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Article
February 1983

Nutritional Blindness: Xerophthalmia and Keratomalacia

Arch Ophthalmol. 1983;101(2):308. doi:10.1001/archopht.1983.01040010310032

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Abstract

In the preface to this monograph, the author states that approximately 0.5 million children in depressed populations in developing countries have severe xerophthalmia and that another 5 to 10 million children have milder forms of xerophthalmia. It can also affect persons with liver disease, malnutrition, and malabsorptive states (eg, diarrhea). To provide a more complete study of the epidemiologic, clinical, therapeutic, and pathologic aspects of the disorder, the author undertook a three-year research program in Indonesia.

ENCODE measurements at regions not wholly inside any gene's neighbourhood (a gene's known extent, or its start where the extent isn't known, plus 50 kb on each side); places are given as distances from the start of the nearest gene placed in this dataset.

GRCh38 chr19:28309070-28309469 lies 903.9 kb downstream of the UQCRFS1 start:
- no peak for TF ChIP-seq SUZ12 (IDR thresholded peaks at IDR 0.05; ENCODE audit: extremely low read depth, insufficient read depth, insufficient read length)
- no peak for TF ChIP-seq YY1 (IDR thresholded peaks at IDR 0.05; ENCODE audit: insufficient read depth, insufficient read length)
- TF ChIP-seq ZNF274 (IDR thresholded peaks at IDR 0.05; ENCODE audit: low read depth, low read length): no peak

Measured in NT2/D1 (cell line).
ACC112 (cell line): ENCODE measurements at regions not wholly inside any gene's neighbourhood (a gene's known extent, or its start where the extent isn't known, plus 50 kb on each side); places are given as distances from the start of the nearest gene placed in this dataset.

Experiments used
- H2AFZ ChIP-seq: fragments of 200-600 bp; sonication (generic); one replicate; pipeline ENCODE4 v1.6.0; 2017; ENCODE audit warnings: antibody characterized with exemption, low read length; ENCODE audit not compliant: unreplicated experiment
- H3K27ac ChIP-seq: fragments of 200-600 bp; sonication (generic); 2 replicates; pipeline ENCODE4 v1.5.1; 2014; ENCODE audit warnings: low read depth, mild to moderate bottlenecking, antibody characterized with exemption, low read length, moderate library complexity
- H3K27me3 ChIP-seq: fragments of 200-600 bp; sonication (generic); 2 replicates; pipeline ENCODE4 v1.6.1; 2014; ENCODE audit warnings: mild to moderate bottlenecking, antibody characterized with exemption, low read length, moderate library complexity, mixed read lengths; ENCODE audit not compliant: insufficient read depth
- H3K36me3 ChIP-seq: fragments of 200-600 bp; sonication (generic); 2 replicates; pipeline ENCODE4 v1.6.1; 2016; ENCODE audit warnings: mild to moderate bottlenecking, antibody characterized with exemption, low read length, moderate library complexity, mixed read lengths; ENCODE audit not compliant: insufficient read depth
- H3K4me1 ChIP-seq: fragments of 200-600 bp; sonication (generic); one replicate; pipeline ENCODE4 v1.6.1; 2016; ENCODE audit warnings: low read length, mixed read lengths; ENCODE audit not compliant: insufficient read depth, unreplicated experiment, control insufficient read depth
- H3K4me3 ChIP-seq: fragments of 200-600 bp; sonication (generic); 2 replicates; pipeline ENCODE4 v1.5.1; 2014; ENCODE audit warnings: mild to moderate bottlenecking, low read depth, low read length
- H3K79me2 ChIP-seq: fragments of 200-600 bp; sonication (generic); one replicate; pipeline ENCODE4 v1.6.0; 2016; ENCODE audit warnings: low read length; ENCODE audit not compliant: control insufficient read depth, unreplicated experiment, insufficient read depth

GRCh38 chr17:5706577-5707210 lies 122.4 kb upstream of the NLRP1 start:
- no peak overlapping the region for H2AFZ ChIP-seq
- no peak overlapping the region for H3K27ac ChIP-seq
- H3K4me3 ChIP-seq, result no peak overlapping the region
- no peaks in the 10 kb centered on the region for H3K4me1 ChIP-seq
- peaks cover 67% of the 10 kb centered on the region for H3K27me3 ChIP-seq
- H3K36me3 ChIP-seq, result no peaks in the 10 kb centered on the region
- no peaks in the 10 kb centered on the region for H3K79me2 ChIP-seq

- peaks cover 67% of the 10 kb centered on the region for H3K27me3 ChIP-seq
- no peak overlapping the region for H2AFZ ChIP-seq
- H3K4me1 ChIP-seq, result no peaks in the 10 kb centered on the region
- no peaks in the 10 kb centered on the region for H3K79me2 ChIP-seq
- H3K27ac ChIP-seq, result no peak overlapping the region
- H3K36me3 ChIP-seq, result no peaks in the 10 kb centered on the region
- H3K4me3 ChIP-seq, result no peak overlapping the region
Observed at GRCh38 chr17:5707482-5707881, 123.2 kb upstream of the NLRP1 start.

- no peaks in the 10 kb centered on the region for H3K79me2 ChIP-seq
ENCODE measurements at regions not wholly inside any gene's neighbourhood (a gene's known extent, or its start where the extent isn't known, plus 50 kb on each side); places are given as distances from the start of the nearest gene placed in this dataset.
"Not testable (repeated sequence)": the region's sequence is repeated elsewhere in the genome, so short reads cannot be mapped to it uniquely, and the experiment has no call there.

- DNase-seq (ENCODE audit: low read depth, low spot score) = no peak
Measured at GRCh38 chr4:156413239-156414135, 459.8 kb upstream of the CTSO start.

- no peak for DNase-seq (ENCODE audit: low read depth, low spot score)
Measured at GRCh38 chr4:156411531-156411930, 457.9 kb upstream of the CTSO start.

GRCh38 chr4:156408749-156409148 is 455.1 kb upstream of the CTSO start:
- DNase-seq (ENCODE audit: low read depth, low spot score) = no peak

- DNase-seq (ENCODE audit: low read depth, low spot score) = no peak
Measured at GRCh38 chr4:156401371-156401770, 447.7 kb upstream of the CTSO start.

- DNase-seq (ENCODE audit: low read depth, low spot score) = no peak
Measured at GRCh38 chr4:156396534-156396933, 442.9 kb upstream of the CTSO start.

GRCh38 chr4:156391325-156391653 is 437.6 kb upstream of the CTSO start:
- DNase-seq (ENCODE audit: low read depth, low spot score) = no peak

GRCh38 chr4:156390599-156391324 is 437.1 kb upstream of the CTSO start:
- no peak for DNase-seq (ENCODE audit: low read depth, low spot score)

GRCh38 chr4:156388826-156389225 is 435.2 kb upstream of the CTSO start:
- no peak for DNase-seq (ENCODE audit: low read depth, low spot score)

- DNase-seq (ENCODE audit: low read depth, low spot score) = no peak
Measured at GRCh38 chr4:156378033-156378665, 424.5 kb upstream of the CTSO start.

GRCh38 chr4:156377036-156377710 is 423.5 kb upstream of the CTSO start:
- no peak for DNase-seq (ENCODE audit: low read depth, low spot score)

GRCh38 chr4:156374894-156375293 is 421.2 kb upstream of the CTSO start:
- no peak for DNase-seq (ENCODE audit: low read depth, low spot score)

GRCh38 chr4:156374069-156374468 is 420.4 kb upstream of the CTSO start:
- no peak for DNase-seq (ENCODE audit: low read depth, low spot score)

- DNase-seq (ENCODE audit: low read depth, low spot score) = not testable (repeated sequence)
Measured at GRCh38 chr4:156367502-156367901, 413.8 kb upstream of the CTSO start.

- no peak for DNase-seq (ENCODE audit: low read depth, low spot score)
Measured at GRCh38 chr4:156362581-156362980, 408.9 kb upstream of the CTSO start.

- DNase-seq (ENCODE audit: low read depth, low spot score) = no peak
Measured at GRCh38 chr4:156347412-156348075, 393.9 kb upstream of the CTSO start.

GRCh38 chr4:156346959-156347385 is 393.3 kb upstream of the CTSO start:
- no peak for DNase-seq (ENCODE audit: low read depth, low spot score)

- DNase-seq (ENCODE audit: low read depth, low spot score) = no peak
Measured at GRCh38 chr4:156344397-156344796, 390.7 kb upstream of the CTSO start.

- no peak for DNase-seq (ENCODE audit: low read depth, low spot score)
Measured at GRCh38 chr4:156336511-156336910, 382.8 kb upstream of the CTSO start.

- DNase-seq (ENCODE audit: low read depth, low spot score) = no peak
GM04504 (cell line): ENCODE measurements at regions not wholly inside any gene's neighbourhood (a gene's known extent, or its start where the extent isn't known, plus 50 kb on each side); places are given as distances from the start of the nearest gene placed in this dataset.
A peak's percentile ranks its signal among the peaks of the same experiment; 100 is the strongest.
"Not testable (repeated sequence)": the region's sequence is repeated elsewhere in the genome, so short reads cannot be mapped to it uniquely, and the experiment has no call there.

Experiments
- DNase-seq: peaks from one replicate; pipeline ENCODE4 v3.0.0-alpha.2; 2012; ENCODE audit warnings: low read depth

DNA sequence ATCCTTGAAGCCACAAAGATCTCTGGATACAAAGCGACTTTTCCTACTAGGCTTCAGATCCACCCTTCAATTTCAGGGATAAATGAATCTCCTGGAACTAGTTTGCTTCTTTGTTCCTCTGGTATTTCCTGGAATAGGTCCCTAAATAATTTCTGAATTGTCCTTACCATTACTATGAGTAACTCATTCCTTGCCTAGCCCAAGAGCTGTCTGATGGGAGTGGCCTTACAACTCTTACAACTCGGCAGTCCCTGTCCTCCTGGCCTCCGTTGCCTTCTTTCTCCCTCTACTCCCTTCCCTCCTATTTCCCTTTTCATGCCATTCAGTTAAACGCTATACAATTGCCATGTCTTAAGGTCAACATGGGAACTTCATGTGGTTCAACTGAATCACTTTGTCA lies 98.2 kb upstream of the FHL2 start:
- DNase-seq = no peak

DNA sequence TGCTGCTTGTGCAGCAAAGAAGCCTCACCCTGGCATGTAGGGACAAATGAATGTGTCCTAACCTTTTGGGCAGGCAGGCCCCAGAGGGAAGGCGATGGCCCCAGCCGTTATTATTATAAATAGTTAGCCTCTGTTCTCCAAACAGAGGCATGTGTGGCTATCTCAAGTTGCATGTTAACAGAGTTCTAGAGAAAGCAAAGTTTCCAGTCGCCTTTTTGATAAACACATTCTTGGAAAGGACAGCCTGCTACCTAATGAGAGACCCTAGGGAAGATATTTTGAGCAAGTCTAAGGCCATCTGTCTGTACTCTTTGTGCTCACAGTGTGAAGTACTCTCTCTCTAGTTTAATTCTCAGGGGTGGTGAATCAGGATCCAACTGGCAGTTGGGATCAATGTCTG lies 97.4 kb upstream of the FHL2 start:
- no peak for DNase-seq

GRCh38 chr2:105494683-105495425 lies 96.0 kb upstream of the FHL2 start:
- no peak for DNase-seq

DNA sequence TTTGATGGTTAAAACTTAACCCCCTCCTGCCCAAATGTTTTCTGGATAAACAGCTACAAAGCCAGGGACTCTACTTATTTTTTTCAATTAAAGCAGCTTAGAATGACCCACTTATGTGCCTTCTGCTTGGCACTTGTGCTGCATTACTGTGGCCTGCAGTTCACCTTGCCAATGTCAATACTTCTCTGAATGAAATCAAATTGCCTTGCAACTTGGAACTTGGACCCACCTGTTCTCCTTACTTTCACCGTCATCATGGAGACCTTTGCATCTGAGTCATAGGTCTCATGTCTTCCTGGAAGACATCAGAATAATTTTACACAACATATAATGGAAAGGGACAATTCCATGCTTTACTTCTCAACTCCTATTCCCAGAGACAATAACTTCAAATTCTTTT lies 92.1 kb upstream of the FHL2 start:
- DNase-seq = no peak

Retinol (an alcohol form of vitamin A) is formed in the small intestine from either provitamin A carotenoids or fat-soluble vitamin A (retinyl palmitate), where it is absorbed systemically or stored in the liver. Because retinol is so important in the visual cycle of the photoreceptors of the retina, the author found that nightblindness, with impaired dark adaptation,

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